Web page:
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As part of their upcoming interview issue, Newsweek invited James Cameron and Peter Jackson to have a chat about filmmaking in the technology age. There’s the typical banter praising each others projects, as well as some fairly good insight into how they both use technology, and what it means for the future of film. Perhaps most interestingly, Cameron says in passing that he’d rather make Titanic with more CG, if he were to do it today.
His full quote, after the break.
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Posted on Friday, September 12th, 2008 by David Chen
The /Filmcast: After Dark is a recording of what happens right after The /Filmcast is over, when the kids have gone to bed and the guys feel free to speak whatever is on their minds. In other words, it’s the leftover and disorganized ramblings, mindfarts, and brain diarrhea from The /Filmcast, all in one convenient audio file. In this episode, Dave, Devindra, and Adam discuss sports movies, internet fan reactions, and Christopher Nolan’s Insomnia. Special guest Vic Holtreman joins us from Screenrant.
Join us next Monday night at 10 PM EST / 7 PM PST as we review Burn After Reading with Eric D. Snider.
Download or Play Now:
- Your phone calls (781-583-1993) and e-mails
- The Wrestler
- Disturbia a Rear Window ripoff?
- The Fountain graphic novel
- Titanic sequel
- Christopher Nolan’s Insomnia
- Uwe Boll vs. Seltzer/Friedberg
- Fanboy rage
- Sports films
Box Office analysts are predicting that The Dark Knight will finish with $530-$540 million domestically, about one Forgetting Sarah Marshall away from breaking Titanic‘s $600.7 million record. But I believe they are wrong – and here’s why.
I’m sure that Warner Bros will rerelease the film in theaters eventually. The film has made a record $55 million on IMAX screens alone, and IMAX Filmed Entertainment chief Greg Foster tells The Hollywood Reporter that there is “a real possibility” of an IMAX rerelease in future years. Robert Zemeckis’ The Polar Express 3-D has been rereleased in IMAX theaters every holiday season, resulting in a four year total of $70 million. “Ultimately, it’s a decision that Warner Bros. has to make, Foster says, adding: “We’d certainly support that.”
Last month, The Dark Knight overtook Star Wars to become the second highest grossing domestic film of all time. But many people forget that Star Wars spent only a fraction of the last 31 years in the top two placements. Shortly after surpassing Jaws to become the highest grossing film of all time, Star Wars was knocked off the top by E.T. Overtaken by both Jurassic Park and Forrest Gump, Star Wars dropped the #4 of all time. It wasn’t until the late 90’s rerelease of the trilogy special editions that the film reentered the top two spots.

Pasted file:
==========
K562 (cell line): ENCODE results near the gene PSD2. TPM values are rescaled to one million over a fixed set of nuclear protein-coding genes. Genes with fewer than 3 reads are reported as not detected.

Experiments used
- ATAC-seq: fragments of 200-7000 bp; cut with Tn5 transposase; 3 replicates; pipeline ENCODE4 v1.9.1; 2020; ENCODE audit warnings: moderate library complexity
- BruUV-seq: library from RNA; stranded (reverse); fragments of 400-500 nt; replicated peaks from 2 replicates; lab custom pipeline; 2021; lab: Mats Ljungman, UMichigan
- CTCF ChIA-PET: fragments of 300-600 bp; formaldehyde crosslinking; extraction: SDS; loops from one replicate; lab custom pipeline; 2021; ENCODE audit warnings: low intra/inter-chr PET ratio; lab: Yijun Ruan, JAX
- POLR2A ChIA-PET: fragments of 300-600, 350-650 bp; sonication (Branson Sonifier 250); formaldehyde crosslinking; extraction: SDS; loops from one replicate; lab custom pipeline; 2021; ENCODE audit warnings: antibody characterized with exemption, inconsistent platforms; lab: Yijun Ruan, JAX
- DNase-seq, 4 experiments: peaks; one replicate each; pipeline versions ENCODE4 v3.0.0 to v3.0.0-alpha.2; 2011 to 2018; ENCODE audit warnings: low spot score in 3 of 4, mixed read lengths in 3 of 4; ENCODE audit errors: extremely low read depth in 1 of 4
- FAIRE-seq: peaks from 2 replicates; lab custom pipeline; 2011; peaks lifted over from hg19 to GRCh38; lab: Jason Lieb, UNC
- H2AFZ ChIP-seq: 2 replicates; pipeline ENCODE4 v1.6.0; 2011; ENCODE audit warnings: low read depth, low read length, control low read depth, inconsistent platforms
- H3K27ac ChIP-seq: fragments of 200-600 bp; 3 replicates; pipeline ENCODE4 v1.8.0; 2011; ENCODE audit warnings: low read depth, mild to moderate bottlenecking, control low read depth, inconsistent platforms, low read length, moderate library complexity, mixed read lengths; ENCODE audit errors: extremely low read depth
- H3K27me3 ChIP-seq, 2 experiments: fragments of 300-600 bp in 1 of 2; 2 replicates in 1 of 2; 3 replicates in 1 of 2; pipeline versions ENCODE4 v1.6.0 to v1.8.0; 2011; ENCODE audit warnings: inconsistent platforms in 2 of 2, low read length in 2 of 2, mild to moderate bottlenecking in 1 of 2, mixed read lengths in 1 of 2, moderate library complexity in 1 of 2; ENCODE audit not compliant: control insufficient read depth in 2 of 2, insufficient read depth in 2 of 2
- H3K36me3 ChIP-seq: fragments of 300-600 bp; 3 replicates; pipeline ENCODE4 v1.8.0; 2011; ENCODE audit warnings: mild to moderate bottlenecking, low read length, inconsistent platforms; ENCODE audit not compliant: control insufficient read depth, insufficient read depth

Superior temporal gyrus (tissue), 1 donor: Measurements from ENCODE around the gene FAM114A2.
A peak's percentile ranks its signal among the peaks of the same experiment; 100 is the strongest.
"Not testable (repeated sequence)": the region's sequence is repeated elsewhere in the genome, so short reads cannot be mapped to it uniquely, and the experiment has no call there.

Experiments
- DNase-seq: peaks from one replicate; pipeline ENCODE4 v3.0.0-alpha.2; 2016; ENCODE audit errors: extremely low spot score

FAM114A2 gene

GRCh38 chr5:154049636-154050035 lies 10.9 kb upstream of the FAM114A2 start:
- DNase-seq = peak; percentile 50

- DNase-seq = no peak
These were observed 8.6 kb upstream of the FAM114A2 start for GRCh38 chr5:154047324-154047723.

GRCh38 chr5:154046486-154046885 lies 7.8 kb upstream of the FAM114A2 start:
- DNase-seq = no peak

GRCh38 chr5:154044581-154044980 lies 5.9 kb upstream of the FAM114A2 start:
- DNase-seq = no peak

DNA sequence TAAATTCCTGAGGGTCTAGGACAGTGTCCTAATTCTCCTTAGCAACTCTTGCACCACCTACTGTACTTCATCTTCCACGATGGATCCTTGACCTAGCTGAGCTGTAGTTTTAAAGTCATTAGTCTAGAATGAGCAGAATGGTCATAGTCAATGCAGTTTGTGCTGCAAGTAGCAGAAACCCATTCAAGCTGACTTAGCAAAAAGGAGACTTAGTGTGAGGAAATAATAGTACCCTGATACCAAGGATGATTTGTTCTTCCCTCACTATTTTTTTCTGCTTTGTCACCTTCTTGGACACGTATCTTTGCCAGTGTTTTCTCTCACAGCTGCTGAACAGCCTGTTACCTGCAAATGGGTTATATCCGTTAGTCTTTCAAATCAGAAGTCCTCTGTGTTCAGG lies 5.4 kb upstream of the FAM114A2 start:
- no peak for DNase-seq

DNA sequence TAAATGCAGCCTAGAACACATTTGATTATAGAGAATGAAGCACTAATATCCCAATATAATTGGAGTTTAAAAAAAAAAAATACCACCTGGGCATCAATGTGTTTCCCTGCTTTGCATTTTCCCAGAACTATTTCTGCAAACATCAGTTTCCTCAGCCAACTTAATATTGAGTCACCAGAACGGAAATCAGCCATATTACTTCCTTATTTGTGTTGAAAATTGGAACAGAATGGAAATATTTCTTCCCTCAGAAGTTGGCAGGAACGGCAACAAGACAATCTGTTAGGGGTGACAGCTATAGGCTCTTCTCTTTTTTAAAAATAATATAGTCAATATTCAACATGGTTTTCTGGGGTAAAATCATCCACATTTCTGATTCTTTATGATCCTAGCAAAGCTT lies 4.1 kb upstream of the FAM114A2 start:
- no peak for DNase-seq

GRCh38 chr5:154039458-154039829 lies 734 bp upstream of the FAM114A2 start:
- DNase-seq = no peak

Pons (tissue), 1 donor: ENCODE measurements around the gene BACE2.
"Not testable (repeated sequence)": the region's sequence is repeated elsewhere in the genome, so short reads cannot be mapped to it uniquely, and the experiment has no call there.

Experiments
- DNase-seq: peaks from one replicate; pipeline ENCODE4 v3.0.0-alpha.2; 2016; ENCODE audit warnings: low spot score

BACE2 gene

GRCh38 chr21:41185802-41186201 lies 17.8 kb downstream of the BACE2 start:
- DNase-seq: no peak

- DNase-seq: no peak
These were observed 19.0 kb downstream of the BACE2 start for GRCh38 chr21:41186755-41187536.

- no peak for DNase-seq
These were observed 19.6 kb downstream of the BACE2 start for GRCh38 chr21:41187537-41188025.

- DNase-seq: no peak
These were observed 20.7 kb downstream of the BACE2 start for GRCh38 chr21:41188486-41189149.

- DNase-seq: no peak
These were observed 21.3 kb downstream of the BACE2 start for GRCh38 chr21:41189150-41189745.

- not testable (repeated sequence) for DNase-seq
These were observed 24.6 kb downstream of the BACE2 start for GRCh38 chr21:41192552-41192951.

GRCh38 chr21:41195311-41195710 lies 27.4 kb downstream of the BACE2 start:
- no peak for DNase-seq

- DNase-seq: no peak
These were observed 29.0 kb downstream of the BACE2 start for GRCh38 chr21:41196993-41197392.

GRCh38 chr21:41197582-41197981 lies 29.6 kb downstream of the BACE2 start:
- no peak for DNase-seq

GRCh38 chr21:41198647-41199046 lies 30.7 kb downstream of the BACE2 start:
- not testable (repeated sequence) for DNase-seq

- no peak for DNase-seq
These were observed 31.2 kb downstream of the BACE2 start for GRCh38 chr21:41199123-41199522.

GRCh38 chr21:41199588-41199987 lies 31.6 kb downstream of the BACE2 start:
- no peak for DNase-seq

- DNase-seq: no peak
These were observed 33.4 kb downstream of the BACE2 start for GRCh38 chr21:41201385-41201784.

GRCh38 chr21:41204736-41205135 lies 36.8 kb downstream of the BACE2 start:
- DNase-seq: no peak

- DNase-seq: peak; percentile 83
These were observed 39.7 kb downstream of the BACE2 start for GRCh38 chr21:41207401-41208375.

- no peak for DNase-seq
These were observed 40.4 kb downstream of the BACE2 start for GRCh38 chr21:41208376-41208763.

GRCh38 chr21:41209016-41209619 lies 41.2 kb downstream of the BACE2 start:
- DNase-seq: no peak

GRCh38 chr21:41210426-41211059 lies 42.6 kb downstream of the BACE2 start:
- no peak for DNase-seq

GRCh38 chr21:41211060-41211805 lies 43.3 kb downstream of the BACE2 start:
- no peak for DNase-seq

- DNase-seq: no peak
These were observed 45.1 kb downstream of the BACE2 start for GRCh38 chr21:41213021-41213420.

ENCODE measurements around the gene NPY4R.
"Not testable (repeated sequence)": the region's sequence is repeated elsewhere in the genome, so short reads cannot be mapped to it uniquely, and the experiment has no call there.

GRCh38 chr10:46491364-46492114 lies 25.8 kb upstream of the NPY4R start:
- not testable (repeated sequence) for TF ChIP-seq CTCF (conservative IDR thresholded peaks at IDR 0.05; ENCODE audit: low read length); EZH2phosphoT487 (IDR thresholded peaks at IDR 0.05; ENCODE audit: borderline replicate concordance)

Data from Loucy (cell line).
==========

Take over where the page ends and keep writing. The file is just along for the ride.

The stage has been set, and I’m sure it will eventually happen folks. It’s just a matter of when and how. Could Warner Bros rerelease the film in a special edition with additional footage that was cut from the theatrical release? If the studio wasn’t set on releasing a DVD in time for Christmas, they probably could have attempted some kind of special edition rerelease with extra footage. But alas, home video sales will be more profitable, especially during the holiday season.
From what I understand, there were no actual scenes that were completely cut out of The Dark Knight, only trims here and there. So I’m not sure if it would be worth it. But it didn’t stop Paramount/Dreamworks, which added a couple minutes of footage for the IMAX rerelease of Michael Bay’s Transformers. I seriously doubt Warner Bros would attempt to up-convert the film to 3D as the technology just isn’t there yet. Plus the action sequences would probably make your eyes bleed. One thing is or sure, the enviable digital conversion of IMAX theater will make the distribution of such a rerelease more cost effective.